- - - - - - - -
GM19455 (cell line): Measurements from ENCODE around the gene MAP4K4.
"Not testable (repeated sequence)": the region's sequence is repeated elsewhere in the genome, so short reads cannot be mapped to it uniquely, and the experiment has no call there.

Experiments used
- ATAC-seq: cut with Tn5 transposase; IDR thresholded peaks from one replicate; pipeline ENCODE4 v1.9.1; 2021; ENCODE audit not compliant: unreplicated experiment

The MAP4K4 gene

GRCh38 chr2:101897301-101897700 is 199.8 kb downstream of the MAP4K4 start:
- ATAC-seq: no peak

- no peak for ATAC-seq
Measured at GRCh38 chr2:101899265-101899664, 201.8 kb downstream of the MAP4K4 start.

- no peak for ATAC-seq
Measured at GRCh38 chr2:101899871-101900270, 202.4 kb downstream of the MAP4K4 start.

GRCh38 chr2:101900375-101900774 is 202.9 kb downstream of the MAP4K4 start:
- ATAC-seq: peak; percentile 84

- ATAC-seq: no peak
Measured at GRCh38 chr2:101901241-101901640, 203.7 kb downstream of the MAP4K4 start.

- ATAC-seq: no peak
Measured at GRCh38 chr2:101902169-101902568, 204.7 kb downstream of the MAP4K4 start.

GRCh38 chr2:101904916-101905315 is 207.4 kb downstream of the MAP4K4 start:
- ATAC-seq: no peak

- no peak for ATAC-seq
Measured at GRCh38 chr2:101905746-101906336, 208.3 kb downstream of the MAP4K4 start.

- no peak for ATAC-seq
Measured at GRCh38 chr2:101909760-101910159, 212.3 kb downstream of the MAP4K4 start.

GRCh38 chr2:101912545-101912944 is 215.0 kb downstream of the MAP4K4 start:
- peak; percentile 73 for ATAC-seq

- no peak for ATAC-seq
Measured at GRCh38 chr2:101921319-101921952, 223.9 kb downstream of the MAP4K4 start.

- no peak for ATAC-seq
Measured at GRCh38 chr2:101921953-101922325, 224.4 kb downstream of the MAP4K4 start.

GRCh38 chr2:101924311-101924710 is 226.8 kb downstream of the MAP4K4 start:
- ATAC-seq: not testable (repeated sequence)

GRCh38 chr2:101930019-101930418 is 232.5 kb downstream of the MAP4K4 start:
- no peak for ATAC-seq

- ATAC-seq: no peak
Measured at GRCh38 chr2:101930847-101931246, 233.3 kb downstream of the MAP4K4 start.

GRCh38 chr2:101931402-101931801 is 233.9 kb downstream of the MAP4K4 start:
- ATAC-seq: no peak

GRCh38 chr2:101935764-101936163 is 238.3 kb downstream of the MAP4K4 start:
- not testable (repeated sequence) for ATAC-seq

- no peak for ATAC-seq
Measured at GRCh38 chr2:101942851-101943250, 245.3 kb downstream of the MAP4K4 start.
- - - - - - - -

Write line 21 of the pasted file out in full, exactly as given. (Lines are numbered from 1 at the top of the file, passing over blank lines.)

Measured at GRCh38 chr2:101905746-101906336, 208.3 kb downstream of the MAP4K4 start.